LOS ANGELES -- Closed since the 1994 Northridge earthquake, Royce Hall, the main concert venue for the UCLA Center for the Performing Arts, will reopen to theatre audiences on Apr. 15 with the world premiere engagement of Monsters of Grace 1.0, a collaboration by designer/director Robert Wilson and composer Philip Glass, who collaborated on the groundbreaking 1976 production of Einstein on the Beach.
Technology and art meld together in Monsters of Grace 1.0, a computer-generated, stereoscopic 3-D opera that uses no live-on-stage actors or singers.
The title, incidentally, comes from an early point in the three years Wilson and Glass colloborated on the show's conception. Wilson was performing in his one-man version of Hamlet and complained to Glass that he always misspoke the line about "ministers of grace". Glass suggested to using Wilson's flubbed line as the title, punning themselves as Monsters of Grace. Although renowned for his theatre pieces, Wilson has made previous ventures into film, including his 1985 film Stations and his early '70s BYRDWOMAN.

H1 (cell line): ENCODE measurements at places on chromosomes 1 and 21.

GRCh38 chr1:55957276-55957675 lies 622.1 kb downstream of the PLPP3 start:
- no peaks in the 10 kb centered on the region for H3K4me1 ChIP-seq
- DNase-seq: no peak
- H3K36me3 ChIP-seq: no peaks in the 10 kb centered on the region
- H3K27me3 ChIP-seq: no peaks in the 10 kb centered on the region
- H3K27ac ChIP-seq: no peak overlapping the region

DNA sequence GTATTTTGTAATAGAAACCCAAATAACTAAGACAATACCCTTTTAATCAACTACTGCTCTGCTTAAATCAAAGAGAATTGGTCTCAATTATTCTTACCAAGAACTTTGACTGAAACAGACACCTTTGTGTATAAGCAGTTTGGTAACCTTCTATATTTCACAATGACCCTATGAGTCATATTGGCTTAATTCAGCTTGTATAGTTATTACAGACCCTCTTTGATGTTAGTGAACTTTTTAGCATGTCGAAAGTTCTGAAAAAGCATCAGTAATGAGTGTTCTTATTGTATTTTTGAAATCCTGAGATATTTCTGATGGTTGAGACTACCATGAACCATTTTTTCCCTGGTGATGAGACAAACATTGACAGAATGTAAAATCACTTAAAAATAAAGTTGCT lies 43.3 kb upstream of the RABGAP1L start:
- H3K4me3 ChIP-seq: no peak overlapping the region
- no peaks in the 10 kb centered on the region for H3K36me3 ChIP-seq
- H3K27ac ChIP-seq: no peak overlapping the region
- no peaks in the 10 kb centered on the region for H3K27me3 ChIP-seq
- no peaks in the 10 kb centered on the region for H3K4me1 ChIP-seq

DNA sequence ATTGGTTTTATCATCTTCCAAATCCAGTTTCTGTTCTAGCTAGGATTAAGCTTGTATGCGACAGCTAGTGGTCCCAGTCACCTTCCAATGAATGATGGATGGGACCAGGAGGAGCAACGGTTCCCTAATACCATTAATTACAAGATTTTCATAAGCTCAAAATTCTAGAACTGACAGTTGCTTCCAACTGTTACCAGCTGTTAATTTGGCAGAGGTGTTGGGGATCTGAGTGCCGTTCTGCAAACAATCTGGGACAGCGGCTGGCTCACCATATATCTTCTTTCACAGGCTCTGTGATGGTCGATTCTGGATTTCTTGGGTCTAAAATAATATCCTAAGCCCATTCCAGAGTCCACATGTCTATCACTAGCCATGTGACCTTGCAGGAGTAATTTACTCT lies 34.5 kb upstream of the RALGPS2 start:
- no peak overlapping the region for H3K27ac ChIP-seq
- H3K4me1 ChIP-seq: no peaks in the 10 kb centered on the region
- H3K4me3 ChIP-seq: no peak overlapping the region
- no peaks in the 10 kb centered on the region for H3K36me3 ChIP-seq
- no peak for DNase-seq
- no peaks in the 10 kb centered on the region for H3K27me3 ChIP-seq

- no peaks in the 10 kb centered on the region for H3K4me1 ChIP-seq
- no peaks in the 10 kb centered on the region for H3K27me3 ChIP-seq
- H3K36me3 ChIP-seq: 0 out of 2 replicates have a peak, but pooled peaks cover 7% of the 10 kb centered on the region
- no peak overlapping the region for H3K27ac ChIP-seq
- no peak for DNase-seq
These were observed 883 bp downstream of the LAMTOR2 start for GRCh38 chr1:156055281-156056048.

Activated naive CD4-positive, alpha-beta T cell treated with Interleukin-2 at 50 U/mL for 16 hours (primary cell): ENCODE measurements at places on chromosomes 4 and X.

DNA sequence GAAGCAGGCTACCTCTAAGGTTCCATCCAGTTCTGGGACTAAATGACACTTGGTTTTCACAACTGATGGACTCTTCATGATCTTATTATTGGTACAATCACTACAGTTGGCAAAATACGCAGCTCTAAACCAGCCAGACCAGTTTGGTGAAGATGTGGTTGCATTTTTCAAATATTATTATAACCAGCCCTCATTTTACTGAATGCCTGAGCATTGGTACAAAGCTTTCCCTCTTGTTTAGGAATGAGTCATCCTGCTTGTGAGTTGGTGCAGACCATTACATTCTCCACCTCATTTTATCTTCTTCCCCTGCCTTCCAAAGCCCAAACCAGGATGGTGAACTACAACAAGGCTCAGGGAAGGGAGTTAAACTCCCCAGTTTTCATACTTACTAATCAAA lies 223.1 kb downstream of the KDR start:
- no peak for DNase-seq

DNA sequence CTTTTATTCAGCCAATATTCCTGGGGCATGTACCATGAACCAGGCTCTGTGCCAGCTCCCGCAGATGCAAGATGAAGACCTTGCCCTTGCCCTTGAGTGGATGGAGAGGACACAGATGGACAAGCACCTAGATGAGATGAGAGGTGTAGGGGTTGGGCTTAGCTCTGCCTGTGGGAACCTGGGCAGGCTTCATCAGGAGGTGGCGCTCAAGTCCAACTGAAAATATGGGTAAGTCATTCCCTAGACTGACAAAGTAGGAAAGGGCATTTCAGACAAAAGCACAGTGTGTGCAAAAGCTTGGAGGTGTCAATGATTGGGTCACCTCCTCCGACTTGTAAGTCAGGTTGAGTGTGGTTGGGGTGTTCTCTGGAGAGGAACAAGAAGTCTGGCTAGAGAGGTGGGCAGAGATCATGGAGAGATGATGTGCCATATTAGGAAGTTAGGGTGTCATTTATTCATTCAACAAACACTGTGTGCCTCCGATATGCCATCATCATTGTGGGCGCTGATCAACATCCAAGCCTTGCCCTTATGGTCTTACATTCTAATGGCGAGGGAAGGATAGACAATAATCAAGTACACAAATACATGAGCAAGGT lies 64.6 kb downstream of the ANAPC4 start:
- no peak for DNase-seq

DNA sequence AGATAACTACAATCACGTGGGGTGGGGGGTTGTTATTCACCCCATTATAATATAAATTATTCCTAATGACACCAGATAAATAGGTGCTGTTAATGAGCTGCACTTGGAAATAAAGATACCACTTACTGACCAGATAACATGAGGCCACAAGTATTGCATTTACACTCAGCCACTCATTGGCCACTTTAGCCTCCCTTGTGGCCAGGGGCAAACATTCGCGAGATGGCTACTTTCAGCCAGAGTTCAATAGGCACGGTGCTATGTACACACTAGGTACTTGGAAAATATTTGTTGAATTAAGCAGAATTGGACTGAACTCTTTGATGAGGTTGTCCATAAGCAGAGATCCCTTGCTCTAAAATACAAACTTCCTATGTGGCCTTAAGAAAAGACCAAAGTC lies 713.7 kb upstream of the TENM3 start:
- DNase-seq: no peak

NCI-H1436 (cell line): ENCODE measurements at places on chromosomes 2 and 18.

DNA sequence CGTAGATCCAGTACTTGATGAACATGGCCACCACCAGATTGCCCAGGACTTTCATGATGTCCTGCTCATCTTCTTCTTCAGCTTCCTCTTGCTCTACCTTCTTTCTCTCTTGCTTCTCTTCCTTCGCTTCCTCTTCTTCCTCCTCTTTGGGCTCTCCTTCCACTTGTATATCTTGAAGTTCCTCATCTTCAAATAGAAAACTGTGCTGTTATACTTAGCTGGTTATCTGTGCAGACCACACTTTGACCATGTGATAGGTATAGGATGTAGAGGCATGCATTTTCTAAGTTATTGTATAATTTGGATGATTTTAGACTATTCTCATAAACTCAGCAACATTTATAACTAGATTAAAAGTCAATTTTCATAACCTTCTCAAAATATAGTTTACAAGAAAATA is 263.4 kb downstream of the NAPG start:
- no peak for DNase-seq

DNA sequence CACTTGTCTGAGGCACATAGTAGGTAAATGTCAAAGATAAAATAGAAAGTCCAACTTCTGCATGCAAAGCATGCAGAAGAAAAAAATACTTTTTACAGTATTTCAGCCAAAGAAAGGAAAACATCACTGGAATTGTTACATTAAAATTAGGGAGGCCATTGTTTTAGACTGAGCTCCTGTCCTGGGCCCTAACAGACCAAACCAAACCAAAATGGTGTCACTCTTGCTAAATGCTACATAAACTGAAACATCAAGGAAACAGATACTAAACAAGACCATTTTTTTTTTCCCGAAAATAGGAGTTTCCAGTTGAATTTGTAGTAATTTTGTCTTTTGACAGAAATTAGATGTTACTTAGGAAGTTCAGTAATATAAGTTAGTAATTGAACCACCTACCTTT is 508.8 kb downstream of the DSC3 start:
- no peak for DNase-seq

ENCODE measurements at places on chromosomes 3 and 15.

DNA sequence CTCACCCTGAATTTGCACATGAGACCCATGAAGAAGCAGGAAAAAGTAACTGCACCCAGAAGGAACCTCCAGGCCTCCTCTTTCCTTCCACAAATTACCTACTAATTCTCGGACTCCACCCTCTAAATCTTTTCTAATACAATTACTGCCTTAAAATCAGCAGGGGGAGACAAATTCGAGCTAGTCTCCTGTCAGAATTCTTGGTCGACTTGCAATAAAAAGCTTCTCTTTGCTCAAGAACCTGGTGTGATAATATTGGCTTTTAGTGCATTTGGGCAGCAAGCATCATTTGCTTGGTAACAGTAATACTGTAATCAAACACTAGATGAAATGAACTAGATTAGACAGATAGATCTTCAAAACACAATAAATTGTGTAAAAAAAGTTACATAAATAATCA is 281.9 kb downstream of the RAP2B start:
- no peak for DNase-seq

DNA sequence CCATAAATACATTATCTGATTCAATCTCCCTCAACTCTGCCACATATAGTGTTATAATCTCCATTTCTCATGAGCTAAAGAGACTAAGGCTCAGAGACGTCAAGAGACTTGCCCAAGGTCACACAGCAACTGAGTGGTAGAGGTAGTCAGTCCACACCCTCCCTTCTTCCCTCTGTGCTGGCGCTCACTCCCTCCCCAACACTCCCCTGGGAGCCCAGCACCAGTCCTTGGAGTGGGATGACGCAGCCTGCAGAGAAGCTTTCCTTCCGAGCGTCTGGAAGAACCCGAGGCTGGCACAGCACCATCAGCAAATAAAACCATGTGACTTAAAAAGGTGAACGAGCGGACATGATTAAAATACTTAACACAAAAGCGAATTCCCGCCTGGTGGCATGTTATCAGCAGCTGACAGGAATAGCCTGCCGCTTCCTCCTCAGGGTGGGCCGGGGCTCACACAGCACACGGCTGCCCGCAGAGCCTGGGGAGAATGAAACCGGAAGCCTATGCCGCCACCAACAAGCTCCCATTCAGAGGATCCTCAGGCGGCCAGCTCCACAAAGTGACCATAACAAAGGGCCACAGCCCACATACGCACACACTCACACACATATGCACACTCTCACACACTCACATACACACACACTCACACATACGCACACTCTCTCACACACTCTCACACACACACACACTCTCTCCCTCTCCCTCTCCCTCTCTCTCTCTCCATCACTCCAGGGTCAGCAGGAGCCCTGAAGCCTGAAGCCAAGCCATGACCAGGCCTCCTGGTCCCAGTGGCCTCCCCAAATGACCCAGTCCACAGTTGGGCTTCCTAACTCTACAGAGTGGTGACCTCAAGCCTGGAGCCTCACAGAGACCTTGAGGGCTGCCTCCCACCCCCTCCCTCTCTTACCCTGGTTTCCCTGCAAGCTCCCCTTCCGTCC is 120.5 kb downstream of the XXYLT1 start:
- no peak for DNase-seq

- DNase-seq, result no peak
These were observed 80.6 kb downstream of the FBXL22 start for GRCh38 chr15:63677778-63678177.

Wilson's production of Wagner's Lohengrin (still running at The Metropolitan Opera), caused a sensation when audience members booed and jeered Wilson at the opening night curtain call.
Besides his collaborations with Wilson, Glass has an extensive theatre background -- including being a founding member of the avant-garde troupe, Mabou Mines. Glass' film score for Martin Scorcese's Kundun is nominated for an 1998 Oscar Award. "The work we are making is shaping itself by the magic of chance," said Glass. "We made Einstein this way, talking through ideas, hitting on the visual and musical themes and letting our instincts run with the wind."
Commissioned by the UCLA Center for the Performing Arts, Monsters of Grace will run through Apr. 30 at Royce Hall, which was built in 1929 and is renowned for its Romanesque architecture and stately towers, fashioned after a bulding in Italy. The structure, which houses classrooms, offices and the 1,828-seat auditorium, was refurbished in 1984.
The earthquake damage necessitated a complete seismic renovation, completed over a four-year period. Technical improvements include updated acoustics and stage machinery and a new lighting system to enhance the ornamental detail of the original coffered ceiling.
All performances are at 8 PM, except Sundays at 7 PM. Tickets are $35 with 3-D glasses provided at the door, call (310) 825-2101.